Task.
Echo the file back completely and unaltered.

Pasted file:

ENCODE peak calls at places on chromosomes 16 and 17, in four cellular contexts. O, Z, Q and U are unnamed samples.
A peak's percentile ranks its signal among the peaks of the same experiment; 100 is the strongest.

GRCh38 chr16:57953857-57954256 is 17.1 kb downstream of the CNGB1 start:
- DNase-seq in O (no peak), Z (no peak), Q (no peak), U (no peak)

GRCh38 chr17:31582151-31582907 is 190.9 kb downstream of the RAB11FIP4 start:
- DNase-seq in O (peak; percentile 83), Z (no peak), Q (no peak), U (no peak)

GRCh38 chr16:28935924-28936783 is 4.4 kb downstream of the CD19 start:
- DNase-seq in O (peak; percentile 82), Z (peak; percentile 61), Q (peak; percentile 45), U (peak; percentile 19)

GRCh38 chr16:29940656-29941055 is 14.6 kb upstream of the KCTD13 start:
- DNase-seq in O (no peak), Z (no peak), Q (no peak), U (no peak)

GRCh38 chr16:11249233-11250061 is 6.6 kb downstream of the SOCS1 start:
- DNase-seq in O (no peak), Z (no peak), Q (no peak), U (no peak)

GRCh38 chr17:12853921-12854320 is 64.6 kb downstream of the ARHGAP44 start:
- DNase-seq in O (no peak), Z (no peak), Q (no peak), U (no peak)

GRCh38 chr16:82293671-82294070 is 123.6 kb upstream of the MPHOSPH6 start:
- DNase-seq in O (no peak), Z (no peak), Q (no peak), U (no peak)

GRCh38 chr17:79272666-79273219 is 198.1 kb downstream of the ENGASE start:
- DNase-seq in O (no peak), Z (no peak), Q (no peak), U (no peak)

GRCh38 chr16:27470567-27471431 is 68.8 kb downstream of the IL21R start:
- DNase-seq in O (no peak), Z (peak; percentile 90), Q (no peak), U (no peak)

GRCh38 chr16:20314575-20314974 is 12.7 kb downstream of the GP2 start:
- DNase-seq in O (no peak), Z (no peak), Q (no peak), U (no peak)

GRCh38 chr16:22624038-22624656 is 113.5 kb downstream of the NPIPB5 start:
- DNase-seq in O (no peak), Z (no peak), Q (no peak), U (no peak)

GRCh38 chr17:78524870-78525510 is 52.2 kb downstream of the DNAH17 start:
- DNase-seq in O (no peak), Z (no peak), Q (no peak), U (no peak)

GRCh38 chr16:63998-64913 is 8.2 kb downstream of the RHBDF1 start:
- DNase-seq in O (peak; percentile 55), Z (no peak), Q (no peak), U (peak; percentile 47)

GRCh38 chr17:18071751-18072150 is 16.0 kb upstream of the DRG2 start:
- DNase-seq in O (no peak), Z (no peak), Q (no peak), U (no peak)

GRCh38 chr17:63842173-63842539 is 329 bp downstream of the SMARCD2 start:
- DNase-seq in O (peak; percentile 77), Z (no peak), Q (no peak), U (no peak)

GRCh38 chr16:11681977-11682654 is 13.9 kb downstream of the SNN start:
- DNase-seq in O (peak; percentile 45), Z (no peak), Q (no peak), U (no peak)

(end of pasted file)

ENCODE peak calls at places on chromosomes 16 and 17, in four cellular contexts. O, Z, Q and U are unnamed samples.
A peak's percentile ranks its signal among the peaks of the same experiment; 100 is the strongest.

GRCh38 chr16:57953857-57954256 is 17.1 kb downstream of the CNGB1 start:
- DNase-seq in O (no peak), Z (no peak), Q (no peak), U (no peak)

GRCh38 chr17:31582151-31582907 is 190.9 kb downstream of the RAB11FIP4 start:
- DNase-seq in O (peak; percentile 83), Z (no peak), Q (no peak), U (no peak)

GRCh38 chr16:28935924-28936783 is 4.4 kb downstream of the CD19 start:
- DNase-seq in O (peak; percentile 82), Z (peak; percentile 61), Q (peak; percentile 45), U (peak; percentile 19)

GRCh38 chr16:29940656-29941055 is 14.6 kb upstream of the KCTD13 start:
- DNase-seq in O (no peak), Z (no peak), Q (no peak), U (no peak)

GRCh38 chr16:11249233-11250061 is 6.6 kb downstream of the SOCS1 start:
- DNase-seq in O (no peak), Z (no peak), Q (no peak), U (no peak)

GRCh38 chr17:12853921-12854320 is 64.6 kb downstream of the ARHGAP44 start:
- DNase-seq in O (no peak), Z (no peak), Q (no peak), U (no peak)

GRCh38 chr16:82293671-82294070 is 123.6 kb upstream of the MPHOSPH6 start:
- DNase-seq in O (no peak), Z (no peak), Q (no peak), U (no peak)

GRCh38 chr17:79272666-79273219 is 198.1 kb downstream of the ENGASE start:
- DNase-seq in O (no peak), Z (no peak), Q (no peak), U (no peak)

GRCh38 chr16:27470567-27471431 is 68.8 kb downstream of the IL21R start:
- DNase-seq in O (no peak), Z (peak; percentile 90), Q (no peak), U (no peak)

GRCh38 chr16:20314575-20314974 is 12.7 kb downstream of the GP2 start:
- DNase-seq in O (no peak), Z (no peak), Q (no peak), U (no peak)

GRCh38 chr16:22624038-22624656 is 113.5 kb downstream of the NPIPB5 start:
- DNase-seq in O (no peak), Z (no peak), Q (no peak), U (no peak)

GRCh38 chr17:78524870-78525510 is 52.2 kb downstream of the DNAH17 start:
- DNase-seq in O (no peak), Z (no peak), Q (no peak), U (no peak)

GRCh38 chr16:63998-64913 is 8.2 kb downstream of the RHBDF1 start:
- DNase-seq in O (peak; percentile 55), Z (no peak), Q (no peak), U (peak; percentile 47)

GRCh38 chr17:18071751-18072150 is 16.0 kb upstream of the DRG2 start:
- DNase-seq in O (no peak), Z (no peak), Q (no peak), U (no peak)

GRCh38 chr17:63842173-63842539 is 329 bp downstream of the SMARCD2 start:
- DNase-seq in O (peak; percentile 77), Z (no peak), Q (no peak), U (no peak)

GRCh38 chr16:11681977-11682654 is 13.9 kb downstream of the SNN start:
- DNase-seq in O (peak; percentile 45), Z (no peak), Q (no peak), U (no peak)